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View Full Version : Preferred Break-In Ammo


SDJim
12-11-2007, 8:21 AM
Hopefully, if it dries out some down here in San Diego this weekend, Im planning on taking my new Savage 10FCP out finally get it broken in and sighted.

I have the following ammo available to use for the break-in process:

200+ rds of M852 Match (very small chance of getting more)
60 rds of 118LR (might be able to get more)
500+ rds of Black Hills 168s (can get more)

I also have several hundred pieces of once fired .308 brass (with LC head stamp), both 168 and 175 gr SMKs, RL-15 & IMR 4895 powder, #34 primers and the necessary tools to reload.

Im saving the 118LR for determining bullet drop and establishing a benchmark so the choice is between the M852 and the BH.

Is there any difference or advantage between using either the M852 or the BH for my intended purpose?

Mute
12-11-2007, 8:35 AM
I suggest using the ammo which will be your primary choice in the future. However, it's a good idea to get some data on various ammo and see if their is any change in POI for each.

wildcard
12-11-2007, 9:35 AM
Use the stuff you'll primarily/ exclusively be using in the future. I'm guessing the BH 168s. As for the rest, yank out 20 rounds of each to check for changes in POI after your break in-procedure and stash the rest away. Since there'll be a small liklihood you'll get enough of the other loads to actually practice/ compete/ use, no sense in doing anything with it except stash it or shoot it up.

ocabj
12-11-2007, 10:17 AM
Break-in and sighting in aren't necessarily going to be the same act, so using the same ammo that will be used for most of the future shooting isn't an issue.

I don't think you should be too concerned on what ammo to use for break-in.

Ideally you'd want something with clean burning powder and a bullet with a long bearing surface. That way, it's easy to clean the powder fouling and there's less of it so the jacket can do the real work on what may exist of any tooling marks in the bore. A long bearing surface gives you more bullet to bore contact for this action.

I would break in the gun and sight in after the break-in 'string'. Granted, there's nothing wrong with adjusting your sights or scope after each break-in shot to get it closer to center, but I like to try and shoot a group while breaking in.

Gunner1
12-11-2007, 10:53 AM
I think you will enjoy the FCP. I picked one up about a month ago and have been very pleased with it. I own six Savage Tactical rifles and they are all great shooters. The new detachable mag on the FCP seems to work great also.
I have been a competitive shooter for nearly 20 years and have used all different kinds of break in methods. To be honest I usually just get a couple of boxes of cheap ammo, clean after every shot for the first five then every five rounds until the two boxes are gone. I have been doing this for quite a while with very good results.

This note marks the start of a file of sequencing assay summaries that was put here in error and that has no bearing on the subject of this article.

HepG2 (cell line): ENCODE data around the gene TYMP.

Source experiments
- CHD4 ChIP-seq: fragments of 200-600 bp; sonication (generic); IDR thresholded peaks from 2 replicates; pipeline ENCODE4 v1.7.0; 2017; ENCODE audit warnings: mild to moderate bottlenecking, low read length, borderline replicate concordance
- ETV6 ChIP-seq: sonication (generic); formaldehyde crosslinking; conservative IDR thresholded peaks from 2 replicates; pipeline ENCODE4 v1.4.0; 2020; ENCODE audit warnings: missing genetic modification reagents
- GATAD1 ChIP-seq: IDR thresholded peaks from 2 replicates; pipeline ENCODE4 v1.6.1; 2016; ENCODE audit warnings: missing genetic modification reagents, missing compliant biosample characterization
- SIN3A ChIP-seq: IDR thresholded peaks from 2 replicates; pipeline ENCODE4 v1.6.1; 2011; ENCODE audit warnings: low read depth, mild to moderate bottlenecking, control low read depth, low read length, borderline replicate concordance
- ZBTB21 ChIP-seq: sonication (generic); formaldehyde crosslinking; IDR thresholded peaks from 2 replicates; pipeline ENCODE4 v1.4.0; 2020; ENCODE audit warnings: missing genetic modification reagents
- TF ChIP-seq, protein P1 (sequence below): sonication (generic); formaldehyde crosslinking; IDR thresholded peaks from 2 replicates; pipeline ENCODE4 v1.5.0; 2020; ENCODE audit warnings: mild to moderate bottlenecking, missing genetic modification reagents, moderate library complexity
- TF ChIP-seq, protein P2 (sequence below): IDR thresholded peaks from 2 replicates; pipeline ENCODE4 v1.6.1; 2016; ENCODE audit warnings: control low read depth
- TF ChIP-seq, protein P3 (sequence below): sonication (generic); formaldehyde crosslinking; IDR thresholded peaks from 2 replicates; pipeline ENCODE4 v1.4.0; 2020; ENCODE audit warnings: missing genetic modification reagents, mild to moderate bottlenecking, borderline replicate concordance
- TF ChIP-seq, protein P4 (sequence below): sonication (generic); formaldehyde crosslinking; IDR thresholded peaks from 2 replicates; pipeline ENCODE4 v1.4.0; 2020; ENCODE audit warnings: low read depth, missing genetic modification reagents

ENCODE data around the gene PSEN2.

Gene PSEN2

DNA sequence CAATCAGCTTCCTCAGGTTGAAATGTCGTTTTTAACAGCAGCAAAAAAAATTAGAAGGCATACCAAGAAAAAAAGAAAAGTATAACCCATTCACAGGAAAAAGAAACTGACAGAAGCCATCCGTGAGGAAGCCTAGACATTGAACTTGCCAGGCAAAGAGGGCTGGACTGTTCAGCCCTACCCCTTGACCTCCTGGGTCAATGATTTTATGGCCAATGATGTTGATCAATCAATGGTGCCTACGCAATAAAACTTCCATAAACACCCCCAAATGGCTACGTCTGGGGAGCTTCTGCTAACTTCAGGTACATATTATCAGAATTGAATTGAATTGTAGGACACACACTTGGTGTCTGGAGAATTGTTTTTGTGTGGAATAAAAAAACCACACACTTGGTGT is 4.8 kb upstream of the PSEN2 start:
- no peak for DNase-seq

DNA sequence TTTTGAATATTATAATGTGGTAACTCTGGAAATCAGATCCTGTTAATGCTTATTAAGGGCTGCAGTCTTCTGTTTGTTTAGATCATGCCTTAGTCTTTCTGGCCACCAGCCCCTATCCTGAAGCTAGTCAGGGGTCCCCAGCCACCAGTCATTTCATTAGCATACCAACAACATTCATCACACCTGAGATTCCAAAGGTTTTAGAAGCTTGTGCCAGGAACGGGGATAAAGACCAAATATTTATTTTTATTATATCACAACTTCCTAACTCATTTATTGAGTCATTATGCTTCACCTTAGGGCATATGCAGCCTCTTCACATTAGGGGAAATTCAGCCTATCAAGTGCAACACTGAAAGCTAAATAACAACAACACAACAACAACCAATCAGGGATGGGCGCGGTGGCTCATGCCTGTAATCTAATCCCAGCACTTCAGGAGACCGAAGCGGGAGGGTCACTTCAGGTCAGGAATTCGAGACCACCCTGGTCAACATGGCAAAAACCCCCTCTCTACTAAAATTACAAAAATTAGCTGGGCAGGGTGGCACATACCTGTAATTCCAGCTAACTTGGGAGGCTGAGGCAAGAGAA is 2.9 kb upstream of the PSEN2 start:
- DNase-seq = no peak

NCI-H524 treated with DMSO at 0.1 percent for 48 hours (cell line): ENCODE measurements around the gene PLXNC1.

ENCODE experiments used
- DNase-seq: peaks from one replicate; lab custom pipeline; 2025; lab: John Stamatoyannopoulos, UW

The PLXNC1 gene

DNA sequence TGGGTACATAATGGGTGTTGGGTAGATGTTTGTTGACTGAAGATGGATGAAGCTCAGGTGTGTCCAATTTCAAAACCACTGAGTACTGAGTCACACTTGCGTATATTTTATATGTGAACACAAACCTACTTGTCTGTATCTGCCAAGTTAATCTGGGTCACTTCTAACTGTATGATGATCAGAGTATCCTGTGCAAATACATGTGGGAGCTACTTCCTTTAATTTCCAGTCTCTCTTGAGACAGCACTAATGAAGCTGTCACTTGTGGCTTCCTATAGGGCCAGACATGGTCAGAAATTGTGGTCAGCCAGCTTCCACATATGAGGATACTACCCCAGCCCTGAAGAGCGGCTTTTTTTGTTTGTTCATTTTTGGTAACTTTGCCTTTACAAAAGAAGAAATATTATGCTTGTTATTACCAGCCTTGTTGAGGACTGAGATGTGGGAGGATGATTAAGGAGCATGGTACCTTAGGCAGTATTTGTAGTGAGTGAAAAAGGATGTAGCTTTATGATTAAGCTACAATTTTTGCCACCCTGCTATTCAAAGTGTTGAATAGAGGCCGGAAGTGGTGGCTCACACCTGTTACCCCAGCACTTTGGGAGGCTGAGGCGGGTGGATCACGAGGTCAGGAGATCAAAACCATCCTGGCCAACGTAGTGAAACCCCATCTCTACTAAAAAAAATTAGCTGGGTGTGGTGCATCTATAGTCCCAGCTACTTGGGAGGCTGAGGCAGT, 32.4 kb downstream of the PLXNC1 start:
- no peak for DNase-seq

I use the Black Hills 168's for match use, However with the recent price increases I will be going back to loading my own again.

Gunner

DJDace
12-11-2007, 3:43 PM
I think you will enjoy the FCP. I picked one up about a month ago and have been very pleased with it. I own six Savage Tactical rifles and they are all great shooters. The new detachable mag on the FCP seems to work great also.
I have been a competitive shooter for nearly 20 years and have used all different kinds of break in methods. To be honest I usually just get a couple of boxes of cheap ammo, clean after every shot for the first five then every five rounds until the two boxes are gone. I have been doing this for quite a while with very good results.
I use the Black Hills 168's for match use, However with the recent price increases I will be going back to loading my own again.

Gunner

I am genuinely not trying to stir the pot, but what do you mean by "good results" with your break in procedure? Have you tried shooting one of your new Savages without a "break in" procedure to compare?

I am honestly just curious what people consider a "good" result from a break in procedure.

Prc329
12-11-2007, 3:50 PM
I never do a brake in procedure on a factory barrel and have had good results. Meaning solid groups and consistency. The gun I sold gunner was not broken in with a "brake in procedure per se. I did clean it, shoot about 20 rounds. Clean it and shoot about 20 more then used whipeout once I got home. i don't really consider that a brake in procedure. Everything I read on brake in basically says unless the maker of your barrel says to do it or void your warranty, don't bother.

PistolPete75
12-11-2007, 5:59 PM
I never do a brake in procedure on a factory barrel and have had good results. Meaning solid groups and consistency. The gun I sold gunner was not broken in with a "brake in procedure per se. I did clean it, shoot about 20 rounds. Clean it and shoot about 20 more then used whipeout once I got home. i don't really consider that a brake in procedure. Everything I read on brake in basically says unless the maker of your barrel says to do it or void your warranty, don't bother.

that's pretty much what i do when i get a new barrel. i just clean it about every 10-20 rounds for a few times and i'm done.

i only shoot jacketed bullets or soft point bullets, and i stay away from the moly stuff.

Gunner1
12-11-2007, 7:41 PM
By good results I merely meant that I have not had any "bad" barrels. I did not mean to suggest it was better than other methods. The rifle I bought from prc329 is the most accurate rifle I have ever owned at ranges under 300 yards. (consistent .27-.35 inch 100 yard groups with Black Hills blue box 69gr SMK if I do my job behind the trigger). It is kind of funny though, my "break in" procedure is just a ritual that I seem to do with every new precision rifle that I buy. I even did it with Nayt's rifle and it was used. I guess it is my way of introducing myself to the rifle.

Gunner